GOP “cardinals” say pork moratorium only temporary
posted at 3:35 pm on January 12, 2011 by Ed Morrissey
Perhaps it might take more than one election for the message to sink into the heads of Republican leadership. Three of the GOP “cardinals” on the House Appropriations Committee only waited a week before reminding people that the moratorium on pork is only temporary, and that they look forward to the day when members can earmark funds for their own districts:
Three Republican cardinals on the House Appropriations Committee say they view the ban on earmarks as temporary and that lawmakers should retain the right to direct spending to their districts.
None of the three spending-subcommittee chairmen have a specific timeframe or plan in mind to resume earmarks, but they said earmarking should be restored once the public has more confidence in the process.
“I don’t find a problem with me deciding that I want some of the money in the state and tribal assistance grants going to help a community in Idaho rebuild their water system,” said Rep. Mike Simpson (R-Idaho), the new chairman of the Interior and Environment spending subcommittee and a close friend of Speaker John Boehner (R-Ohio), who ushered in the new GOP rules.
“I can make that determination because I know that district better than somebody from the EPA,” he added.
The problem is that both Republicans and Democrats have spent the last twenty years that they can’t keep from abusing earmarks. They get used mainly for buying support or self-aggrandizement rather than to ensure efficient use of taxpayer money. Worse, pork gives lawmakers a big stake in passing bloated spending bills rather than fight for cuts in spending as politicians divvy up spoils in order to ensure passage. That’s one of the reasons why the failure of the omnibus spending bill in the lame-duck session was such big news; usually, the pork that festoons those bills ensure their passage.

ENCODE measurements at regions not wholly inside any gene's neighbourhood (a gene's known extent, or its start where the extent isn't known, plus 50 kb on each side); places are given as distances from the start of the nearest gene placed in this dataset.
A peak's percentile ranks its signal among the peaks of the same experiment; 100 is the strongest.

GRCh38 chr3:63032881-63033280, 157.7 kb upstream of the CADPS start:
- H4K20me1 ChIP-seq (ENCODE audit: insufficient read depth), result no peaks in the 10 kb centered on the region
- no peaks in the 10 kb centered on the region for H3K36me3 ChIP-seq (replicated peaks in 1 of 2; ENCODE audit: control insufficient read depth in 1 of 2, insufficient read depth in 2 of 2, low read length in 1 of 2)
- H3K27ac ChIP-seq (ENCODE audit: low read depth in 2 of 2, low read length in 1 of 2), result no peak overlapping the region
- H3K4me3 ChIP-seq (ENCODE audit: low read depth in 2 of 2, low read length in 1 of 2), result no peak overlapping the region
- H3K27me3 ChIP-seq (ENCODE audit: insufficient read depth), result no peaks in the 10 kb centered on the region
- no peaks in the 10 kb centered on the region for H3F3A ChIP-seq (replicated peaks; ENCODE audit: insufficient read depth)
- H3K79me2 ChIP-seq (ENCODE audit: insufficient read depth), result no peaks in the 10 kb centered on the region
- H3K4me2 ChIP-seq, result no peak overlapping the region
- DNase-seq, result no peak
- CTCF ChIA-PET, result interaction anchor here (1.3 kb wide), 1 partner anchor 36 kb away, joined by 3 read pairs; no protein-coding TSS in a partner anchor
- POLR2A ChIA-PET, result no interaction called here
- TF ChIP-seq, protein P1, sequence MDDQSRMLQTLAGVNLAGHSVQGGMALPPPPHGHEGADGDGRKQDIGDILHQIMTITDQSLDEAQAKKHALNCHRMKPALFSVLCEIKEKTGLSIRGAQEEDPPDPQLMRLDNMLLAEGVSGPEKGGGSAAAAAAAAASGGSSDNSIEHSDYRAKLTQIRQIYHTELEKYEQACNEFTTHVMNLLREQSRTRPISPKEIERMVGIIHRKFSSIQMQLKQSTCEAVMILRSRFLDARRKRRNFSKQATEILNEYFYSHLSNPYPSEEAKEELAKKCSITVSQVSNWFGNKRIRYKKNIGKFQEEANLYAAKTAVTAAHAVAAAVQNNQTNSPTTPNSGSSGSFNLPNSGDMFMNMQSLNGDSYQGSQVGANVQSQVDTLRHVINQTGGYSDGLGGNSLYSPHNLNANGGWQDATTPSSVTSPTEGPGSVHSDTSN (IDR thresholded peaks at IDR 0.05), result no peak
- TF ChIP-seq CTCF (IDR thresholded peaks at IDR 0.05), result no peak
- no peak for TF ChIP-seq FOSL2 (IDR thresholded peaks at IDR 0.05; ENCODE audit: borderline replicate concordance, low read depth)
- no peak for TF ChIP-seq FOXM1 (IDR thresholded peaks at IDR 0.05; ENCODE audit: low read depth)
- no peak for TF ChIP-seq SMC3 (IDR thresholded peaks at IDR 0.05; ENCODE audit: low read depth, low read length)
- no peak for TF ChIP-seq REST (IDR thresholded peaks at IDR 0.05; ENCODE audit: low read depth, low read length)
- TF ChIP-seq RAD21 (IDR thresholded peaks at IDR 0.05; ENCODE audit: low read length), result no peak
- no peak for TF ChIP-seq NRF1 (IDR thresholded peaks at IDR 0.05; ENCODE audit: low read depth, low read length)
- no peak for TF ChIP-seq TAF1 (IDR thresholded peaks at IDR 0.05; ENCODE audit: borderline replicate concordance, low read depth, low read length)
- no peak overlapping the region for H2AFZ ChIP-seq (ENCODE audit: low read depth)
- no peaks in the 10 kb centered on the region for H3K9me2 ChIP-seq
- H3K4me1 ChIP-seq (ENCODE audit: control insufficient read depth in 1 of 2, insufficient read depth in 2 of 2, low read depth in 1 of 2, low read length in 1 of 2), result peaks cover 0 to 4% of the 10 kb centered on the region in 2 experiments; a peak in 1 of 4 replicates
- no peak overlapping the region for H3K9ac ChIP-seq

Furthermore, Congress has imposed requirements on executive-branch agencies for competitive bidding on projects like rebuilding water systems, or buying socks for soldiers and Marines, and so on. Those rules force at least some accountability in procurement and contracting with the federal government, although that remains an area where reform would do some good. But Congress doesn’t have to abide by those rules with earmarks at all; members can pick winners (and losers) themselves with their line items without any sort of accountability at all.
If Simpson thinks he knows better than the EPA about how to spend money, which is a pretty low bar to set in any case, then let Simpson propose those projects as separate bills subject to votes by the full House. At least that way, his choice of spending money has full public accountability — and since it would exist separate from other appropriations bills, would have no undue influence on votes on other funding. There should especially be more scrutiny when elected officials try to direct federal funds to their own districts rather than the under-the-radar pork method. That kind of sunlight would go a long way towards discovering graft and corruption before the money gets spent, rather than a couple of years or more down the road — especially when the road is named the Senator Foghorn Leghorn Highway, leading to the Senator Foghorn Leghorn Airport.
And even apart from the substantive problems with pork, is it so difficult to deal with accountability that the porkers couldn’t even wait a fortnight in the new session of Congress to start dreaming of the day when they could get back to bacon-hunting?